David Perlman – Updated 9:13 am, Thursday, August 8, 2013
California lakes are warming, sea levels are rising, wildfires are spreading, and mountain plants and animals are migrating to higher ground as the impact of climate change takes hold throughout the state, a new report says.
The evidence of the effects of the warming trend emerged in an analysis of 36 “indicators” – warning signs of changes – that are detailed in the 240-page report released Wednesday by the state’s Environmental Protection Agency.
While many California scientists have previously reported the impact of global warming on the state’s environment, the new report shows the effects of global warming more clearly than ever.
“The combined impact described by the indicators is dramatic,” said Matthew Rodriquez, California’s secretary for environmental protection, whose agency specialists prepared the report.
“The science is clear that we’re already seeing significant changes in every part of the state,” he said Wednesday. “If you look at these indicators, you can’t really debate that climate change, and its impact, is here.”
Over the past 20 years, California industries have become more efficient in limiting their emissions, but the state’s overall discharge of heat-trapping gases like carbon dioxide and methane has continued to rise, the report notes.
Average annual temperatures throughout the state, despite periodic swings up and down, have increased by about 1.5 degrees Fahrenheit since 1895, and the pace of warming has picked up speed since 1975, the state’s scientists reported.
The impact of that warming is reflected in spring runoff from melting Sierra snows on the Sacramento River watershed, which like others in the state is crucial for down-stream farmers and their crops. In the century after 1906, the report says, that runoff decreased – again with many fluctuations – by 9 percent.
The report “paints a disturbing picture of how climate change is affecting our state and its growing threats to our future,” said George Alexeeff, the EPA’s health hazards chief.
Sea-level rise is another ominous sign. Over the past century, sea levels have risen along the California coast by an average of 7 inches, and levels have risen by 8 inches at the Golden Gate.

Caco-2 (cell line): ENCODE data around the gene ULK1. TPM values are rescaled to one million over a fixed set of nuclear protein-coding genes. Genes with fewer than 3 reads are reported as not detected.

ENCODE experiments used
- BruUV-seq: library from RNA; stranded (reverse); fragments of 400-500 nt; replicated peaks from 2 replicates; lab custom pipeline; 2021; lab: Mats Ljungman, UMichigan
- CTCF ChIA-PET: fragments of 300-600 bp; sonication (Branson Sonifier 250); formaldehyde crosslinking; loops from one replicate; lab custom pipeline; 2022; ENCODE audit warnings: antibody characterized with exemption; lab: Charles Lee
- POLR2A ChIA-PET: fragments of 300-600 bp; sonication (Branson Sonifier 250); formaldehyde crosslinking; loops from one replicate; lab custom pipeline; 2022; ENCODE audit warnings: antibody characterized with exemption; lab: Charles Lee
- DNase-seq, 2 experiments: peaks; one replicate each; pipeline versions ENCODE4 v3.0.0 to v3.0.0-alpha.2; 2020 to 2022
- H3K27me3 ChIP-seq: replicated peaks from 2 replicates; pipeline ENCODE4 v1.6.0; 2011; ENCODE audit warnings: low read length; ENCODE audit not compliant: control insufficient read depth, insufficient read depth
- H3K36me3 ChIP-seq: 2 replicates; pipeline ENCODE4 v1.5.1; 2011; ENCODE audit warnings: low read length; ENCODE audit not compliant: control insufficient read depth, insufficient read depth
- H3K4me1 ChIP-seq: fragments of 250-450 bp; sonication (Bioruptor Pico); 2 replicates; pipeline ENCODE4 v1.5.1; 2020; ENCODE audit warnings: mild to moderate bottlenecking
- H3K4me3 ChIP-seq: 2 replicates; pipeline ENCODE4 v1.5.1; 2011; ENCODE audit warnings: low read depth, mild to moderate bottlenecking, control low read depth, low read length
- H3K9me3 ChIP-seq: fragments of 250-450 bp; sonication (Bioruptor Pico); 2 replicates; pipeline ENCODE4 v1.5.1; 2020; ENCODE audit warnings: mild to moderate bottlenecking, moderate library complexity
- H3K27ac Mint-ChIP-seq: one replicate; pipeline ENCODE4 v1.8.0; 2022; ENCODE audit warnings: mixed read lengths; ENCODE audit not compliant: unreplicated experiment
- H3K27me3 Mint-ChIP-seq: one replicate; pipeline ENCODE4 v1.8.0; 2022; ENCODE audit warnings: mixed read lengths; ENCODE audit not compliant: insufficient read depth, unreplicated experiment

“Sea-level rise could lead to flooding of low-lying areas, loss of coastal wetlands, erosion of coastal beaches, saltwater contamination of groundwater aquifers and impacts on roads, sewage treatment plants and other coastal infrastructure,” the report warns.
Nor are the state’s inland waters immune: “Lake waters have been warming at Lake Tahoe, Lake Almanor, Clear Lake and Mono Lake since the 1990s,” the report says.
Separate Tahoe study
Confirming that evidence, an annual report on Tahoe’s condition, released Wednesday by the UC Davis Tahoe Center for Environmental Studies, said “climate change is impacting the entire Tahoe basin with drier years, less precipitation, higher lake temperatures and projected lower lake levels.”
Tahoe’s average annual surface temperature in 2012 was 52.8 degrees Fahrenheit, the highest ever recorded for the lake, the report said.
There was a bit of good Tahoe news, however: “an amazing increase in clarity” – meaning the water was clear down to 75.3 feet this year- better by 6.4 feet compared with the year before.
Effect on animals
While the impact of climate change on living organisms is less certain, population changes among many ocean animals “may be related to ocean warming,” according to the EPA report’s authors. Those include:
— A “dramatic” decline in fall-run chinook salmon in Central California.
— Varied success in breeding by Cassin’s auklets on the southeast Farallon Islands, with unprecedented failures in 2005 and 2006 and record high productivity in 2010.
— Increases in both California sea lion pup mortality and the stranding of yearling pups, which the report’s scientists said were too weak to handle climate changes.
Fire trending upward
The total number of acres burned in the state by wildfire due to drying landscapes has varied widely in any single year – from only 31,000 acres in 1963 to 1.4 million acres in 2008. Yet an upward trend in acreage burned suggests another indicator, the report notes: The annual average acres burned by California wildfires in the dozen years since 2000 (598,000 acres) is more than double the acreage burned in the 50 years between 1950 and 2000 (264,000 acres).
Climate change is impacting living systems too, the report maintains, with effects on both plants and animals.
A study on Southern California’s Santa Rosa Mountains shows that dominant plant species have moved upward – by an average of 213 feet over the past 30 years. And in the Sierra Nevada, the lower edge of conifer-dominated forests has been retreating upslope for the past 60 years.
About half the species of small mammals in Yosemite National Park similarly have moved their habitat ranges, compared with earlier in the century, and “most of these changes involved movement to higher elevations,” the report’s wildlife section notes.
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David Perlman is The San Francisco Chronicle’s science editor. E-mail: email@example.com